British news outlets have recently reported suggestions that prison sentences of six months or less should be scrapped. Apart from helping seriously overcrowded prisons, reports say this would also reduce reoffending thanks to the more positive influence of community service on the lawbreakers.
It’s a contentious subject that has familiar if much less serious resonance in the world of motor sport as we consider the case of Max Verstappen.
Following a collision during last year’s Brazilian Grand Prix, the Red Bull driver was reprimanded for his subsequent physical altercation with Esteban Ocon at the weighbridge. The first part of the penalty – I won’t call it punishment – was handed down last weekend when Verstappen spent a day as an observer with stewards at the Formula E event in Marrakesh. Predictably, that caused more outrage than approval across the social media comment columns.
Critical views ranged from this being a ‘nice paid-for weekend in the sun’ to ‘a complete joke’. Apart from seeing Formula E as a wonderful racing formula, Verstappen claimed it had been a useful experience. His almost obligatory public praising of Formula E aside, that’s probably true.
In the normal course of events during a Grand Prix weekend, if Max found himself spending the best part of a day with the stewards then he would probably have caused enough offence to be shipped back home on the first available plane. Given that drivers are totally focussed and live in a bubble, it does no harm to get the bigger picture and understand how other people are making equally important decisions in their respective fields. The race weekend is not just about you and your highly paid mates in the front half of the grid.
It’s significant that past FIA president Max Mosley, also a former lawyer, initiated this alternative thinking in 1997 when Michael Schumacher was given the equivalent of community service for colliding with Jacques Villeneuve during their championship finale at Jerez. Schumacher was stripped of his points total for finishing second in the championship; the equivalent of a slap on the wrist, particularly when he was allowed to keep his five wins that year.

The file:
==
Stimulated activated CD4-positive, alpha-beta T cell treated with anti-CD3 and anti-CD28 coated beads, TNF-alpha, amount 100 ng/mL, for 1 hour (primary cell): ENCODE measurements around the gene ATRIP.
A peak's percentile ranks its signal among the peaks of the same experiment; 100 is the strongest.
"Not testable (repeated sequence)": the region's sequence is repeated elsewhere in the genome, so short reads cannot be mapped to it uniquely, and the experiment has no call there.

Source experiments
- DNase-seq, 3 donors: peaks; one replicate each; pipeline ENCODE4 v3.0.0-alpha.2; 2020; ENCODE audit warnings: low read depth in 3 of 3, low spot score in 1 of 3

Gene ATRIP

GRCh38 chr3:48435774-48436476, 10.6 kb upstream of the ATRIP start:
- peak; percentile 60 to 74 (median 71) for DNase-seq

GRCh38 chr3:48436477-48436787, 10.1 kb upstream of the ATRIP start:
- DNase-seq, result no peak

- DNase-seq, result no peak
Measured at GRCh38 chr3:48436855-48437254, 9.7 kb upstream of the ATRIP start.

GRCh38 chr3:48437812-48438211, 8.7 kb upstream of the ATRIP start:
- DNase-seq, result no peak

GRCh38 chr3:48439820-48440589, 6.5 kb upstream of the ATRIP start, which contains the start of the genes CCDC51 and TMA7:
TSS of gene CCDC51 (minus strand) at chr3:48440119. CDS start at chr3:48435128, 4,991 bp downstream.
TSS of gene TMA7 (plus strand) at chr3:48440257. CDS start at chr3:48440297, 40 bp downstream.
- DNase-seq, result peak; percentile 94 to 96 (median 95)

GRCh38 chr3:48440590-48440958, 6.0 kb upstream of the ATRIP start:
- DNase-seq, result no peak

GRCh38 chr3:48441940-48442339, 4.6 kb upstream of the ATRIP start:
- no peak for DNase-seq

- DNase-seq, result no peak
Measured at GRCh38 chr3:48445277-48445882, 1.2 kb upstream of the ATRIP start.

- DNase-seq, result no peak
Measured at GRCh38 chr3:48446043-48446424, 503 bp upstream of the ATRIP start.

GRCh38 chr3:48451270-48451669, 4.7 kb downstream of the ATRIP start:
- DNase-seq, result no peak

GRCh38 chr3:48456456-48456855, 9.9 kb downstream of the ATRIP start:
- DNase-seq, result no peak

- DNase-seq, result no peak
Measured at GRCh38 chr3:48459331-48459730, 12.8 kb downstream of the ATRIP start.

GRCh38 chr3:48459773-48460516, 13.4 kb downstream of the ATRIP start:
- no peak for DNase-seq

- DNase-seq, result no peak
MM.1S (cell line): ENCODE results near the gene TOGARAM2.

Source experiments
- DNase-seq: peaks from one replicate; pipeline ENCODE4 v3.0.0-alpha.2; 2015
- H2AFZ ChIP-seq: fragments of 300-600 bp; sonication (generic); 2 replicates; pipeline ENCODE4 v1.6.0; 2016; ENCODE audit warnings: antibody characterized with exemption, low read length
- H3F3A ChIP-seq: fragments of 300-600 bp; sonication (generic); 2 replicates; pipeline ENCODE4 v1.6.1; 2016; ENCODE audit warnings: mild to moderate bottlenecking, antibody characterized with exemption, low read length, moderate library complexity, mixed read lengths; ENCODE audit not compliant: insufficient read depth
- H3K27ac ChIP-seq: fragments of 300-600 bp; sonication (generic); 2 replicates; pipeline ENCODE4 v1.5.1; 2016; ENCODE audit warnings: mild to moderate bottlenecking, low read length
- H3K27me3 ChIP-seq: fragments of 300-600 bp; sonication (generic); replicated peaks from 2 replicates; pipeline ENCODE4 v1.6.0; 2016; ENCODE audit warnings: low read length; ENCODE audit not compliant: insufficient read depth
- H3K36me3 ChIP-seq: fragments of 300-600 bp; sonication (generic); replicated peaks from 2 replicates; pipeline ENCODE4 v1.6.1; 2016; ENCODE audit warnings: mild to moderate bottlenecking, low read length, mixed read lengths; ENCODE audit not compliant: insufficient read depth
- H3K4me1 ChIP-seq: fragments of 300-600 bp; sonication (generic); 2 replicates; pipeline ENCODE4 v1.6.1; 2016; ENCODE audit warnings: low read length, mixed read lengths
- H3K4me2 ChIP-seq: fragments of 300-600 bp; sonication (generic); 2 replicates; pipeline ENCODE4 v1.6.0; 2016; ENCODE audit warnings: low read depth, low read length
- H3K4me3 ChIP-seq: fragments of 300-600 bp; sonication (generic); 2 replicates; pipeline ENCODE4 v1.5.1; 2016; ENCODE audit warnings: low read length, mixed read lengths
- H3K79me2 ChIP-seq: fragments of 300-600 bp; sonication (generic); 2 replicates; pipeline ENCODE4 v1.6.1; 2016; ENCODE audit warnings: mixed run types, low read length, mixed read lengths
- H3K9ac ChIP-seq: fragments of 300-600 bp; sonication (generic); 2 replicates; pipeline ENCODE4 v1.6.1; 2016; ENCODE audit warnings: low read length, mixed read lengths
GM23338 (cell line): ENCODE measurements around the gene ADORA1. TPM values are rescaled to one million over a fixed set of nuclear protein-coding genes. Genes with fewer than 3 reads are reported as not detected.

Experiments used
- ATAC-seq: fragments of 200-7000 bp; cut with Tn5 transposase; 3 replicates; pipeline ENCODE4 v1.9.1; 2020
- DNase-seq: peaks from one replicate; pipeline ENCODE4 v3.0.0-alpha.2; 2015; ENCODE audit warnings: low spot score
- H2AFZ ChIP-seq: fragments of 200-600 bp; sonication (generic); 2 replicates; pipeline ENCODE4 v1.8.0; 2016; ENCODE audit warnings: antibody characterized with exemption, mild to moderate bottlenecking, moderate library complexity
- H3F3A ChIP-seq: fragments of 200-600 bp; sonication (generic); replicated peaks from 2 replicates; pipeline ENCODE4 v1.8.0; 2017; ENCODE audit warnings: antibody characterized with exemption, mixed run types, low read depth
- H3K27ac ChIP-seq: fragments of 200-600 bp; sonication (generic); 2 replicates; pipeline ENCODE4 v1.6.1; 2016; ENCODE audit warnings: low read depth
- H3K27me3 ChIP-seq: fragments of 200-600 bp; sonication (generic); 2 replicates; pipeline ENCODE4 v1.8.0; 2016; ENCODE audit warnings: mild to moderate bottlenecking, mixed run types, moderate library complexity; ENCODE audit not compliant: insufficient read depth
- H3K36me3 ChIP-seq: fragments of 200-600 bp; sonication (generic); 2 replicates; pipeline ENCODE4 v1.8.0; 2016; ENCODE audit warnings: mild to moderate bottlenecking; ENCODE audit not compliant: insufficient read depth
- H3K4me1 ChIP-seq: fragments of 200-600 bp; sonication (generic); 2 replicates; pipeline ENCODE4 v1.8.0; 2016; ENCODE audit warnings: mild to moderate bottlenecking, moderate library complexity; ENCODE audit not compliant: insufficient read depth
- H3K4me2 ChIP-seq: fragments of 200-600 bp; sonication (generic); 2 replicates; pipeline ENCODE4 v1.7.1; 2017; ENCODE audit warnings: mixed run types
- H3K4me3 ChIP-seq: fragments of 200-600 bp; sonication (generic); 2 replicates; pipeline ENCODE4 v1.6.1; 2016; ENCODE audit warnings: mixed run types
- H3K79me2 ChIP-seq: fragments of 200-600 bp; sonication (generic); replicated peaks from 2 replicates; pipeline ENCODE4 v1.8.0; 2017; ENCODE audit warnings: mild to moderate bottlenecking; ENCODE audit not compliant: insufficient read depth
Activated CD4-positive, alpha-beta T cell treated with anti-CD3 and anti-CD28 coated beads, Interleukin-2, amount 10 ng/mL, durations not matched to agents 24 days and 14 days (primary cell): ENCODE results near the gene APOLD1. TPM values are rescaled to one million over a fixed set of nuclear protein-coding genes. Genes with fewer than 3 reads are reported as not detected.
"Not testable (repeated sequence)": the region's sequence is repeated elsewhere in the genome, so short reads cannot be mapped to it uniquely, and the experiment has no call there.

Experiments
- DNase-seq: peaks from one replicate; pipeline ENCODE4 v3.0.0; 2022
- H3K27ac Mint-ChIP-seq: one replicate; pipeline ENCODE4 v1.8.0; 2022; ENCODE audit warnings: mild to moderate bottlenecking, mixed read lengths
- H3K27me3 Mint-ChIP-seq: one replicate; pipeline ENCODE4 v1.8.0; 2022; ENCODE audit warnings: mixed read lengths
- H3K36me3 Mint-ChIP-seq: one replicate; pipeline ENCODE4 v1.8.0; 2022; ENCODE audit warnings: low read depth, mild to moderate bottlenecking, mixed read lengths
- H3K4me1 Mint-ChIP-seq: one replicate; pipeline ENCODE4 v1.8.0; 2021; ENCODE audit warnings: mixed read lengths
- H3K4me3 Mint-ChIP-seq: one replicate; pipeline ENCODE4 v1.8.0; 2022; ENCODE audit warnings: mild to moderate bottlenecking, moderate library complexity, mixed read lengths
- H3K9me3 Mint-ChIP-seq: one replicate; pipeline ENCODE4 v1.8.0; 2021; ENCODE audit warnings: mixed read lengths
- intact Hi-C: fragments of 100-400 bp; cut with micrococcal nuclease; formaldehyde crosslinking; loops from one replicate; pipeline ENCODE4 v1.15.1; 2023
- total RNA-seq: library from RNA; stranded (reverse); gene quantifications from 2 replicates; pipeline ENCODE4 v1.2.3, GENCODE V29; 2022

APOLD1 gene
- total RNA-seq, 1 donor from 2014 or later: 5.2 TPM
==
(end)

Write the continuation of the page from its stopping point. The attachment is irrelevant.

In his autobiography, Mosley commented on the powerful effect of Schumacher’s endorsement of road safety and the fact that he not only freely gave time far beyond the seven-day sentence but also prompted other drivers to support the FIA’s safety campaign. When all was said and done, that had to be better than sending F1’s leading driver back to Germany to quietly rage over any perceived unfairness of the sport’s judicial system.
The effect of Verstappen’s version of after-hours detention remains to be seen. It wasn’t helped on the day by Sam Bird (starting from pole and finishing third) being quoted as saying: ‘To call coming to a Formula E race “community service” I think does Formula E a bit of a dis-justice (sic). It shouldn’t be punishment to come here. I hope he enjoyed it, and I hope he will give good feedback to some of his colleagues.’
Be careful what you wish for. The irony probably won’t have escaped Max that two of the so-called highlights of Saturday’s race were a clash on the first lap and an even more desperate collision near the end. But at least there was no silly pushing and shoving at the weigh-in.